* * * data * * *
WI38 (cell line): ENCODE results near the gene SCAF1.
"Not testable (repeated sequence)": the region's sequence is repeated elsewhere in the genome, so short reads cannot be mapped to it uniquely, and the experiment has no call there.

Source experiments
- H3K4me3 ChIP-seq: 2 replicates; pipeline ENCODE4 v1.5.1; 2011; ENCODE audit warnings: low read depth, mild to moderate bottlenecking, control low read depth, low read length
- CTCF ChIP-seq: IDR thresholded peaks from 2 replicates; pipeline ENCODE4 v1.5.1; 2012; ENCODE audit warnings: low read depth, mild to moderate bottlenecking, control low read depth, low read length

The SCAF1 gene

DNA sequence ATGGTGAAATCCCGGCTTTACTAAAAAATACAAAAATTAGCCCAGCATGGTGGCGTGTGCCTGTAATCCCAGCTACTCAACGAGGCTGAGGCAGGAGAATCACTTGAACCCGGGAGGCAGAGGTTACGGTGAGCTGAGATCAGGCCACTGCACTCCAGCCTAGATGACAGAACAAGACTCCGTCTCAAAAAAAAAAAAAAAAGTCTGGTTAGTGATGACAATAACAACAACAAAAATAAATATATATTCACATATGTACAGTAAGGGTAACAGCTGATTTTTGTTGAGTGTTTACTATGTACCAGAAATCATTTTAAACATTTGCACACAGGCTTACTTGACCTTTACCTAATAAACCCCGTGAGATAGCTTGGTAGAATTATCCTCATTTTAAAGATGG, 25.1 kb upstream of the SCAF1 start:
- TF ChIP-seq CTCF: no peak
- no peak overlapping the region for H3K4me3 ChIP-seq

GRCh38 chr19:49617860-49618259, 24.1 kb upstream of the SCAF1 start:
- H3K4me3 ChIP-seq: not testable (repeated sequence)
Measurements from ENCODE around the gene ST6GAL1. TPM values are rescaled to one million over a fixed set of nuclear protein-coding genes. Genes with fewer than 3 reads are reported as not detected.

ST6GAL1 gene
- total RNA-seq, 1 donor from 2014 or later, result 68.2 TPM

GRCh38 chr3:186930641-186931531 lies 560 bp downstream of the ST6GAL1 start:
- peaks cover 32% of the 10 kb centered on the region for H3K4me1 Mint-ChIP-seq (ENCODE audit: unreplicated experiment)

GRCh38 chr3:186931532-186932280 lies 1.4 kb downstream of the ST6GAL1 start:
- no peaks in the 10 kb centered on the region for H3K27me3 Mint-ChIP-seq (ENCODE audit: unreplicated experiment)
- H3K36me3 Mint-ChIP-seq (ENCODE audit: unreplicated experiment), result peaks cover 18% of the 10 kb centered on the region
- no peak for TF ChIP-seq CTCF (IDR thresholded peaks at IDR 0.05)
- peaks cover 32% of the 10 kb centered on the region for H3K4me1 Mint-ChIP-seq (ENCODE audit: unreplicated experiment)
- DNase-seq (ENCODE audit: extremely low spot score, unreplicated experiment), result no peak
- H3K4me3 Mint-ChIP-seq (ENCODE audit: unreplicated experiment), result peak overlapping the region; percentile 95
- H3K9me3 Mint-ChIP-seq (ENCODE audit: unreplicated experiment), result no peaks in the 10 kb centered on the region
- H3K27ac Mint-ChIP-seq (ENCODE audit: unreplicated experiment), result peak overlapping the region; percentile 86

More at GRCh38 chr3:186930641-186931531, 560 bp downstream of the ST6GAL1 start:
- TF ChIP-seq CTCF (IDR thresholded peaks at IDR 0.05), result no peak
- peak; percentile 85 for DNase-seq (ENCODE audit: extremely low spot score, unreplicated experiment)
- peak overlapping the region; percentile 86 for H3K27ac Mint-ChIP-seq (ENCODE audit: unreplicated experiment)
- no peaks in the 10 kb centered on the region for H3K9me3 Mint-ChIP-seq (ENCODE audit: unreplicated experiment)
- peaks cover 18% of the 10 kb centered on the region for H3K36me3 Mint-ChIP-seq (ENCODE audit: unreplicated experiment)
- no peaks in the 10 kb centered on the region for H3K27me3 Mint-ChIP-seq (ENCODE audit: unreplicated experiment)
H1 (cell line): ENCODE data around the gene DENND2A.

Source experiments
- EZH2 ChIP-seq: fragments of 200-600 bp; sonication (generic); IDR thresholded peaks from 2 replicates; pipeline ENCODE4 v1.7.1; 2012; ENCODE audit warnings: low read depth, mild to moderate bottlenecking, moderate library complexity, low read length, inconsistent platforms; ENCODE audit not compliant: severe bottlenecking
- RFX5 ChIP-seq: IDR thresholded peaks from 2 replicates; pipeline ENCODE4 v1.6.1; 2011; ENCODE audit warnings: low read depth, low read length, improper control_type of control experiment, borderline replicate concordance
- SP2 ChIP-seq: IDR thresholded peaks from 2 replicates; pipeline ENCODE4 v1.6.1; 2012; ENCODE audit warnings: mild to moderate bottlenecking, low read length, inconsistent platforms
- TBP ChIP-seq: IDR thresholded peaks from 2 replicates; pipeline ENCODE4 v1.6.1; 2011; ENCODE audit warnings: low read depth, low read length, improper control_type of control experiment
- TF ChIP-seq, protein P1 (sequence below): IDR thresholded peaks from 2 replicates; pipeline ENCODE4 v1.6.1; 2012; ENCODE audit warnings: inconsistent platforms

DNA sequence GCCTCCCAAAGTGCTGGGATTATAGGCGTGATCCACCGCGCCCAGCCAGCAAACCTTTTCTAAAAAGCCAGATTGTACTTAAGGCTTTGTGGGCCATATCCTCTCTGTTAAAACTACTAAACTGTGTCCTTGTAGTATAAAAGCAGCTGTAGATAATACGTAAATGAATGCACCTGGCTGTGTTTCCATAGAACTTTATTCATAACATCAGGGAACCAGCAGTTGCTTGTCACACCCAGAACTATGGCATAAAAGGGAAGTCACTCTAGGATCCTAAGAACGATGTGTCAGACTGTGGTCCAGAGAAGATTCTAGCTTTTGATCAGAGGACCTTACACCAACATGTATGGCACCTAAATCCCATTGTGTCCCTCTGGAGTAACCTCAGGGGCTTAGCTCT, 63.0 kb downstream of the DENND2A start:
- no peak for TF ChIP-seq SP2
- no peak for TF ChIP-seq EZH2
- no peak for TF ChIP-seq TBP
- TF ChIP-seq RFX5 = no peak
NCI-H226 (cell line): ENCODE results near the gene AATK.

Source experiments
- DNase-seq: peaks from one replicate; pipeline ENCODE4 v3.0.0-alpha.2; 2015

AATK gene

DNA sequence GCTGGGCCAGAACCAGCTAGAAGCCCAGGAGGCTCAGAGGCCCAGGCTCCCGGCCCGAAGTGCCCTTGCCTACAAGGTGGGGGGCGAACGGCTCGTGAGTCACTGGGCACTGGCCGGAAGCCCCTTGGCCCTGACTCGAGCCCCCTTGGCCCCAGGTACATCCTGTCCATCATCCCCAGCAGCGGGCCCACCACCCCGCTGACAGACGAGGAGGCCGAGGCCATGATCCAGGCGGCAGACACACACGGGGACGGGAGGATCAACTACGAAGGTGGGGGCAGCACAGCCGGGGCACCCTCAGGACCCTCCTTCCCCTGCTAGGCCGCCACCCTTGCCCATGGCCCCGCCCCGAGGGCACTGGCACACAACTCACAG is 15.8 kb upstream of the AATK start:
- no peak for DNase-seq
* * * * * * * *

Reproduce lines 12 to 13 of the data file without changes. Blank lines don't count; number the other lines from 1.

Measurements from ENCODE around the gene ST6GAL1. TPM values are rescaled to one million over a fixed set of nuclear protein-coding genes. Genes with fewer than 3 reads are reported as not detected.

ST6GAL1 gene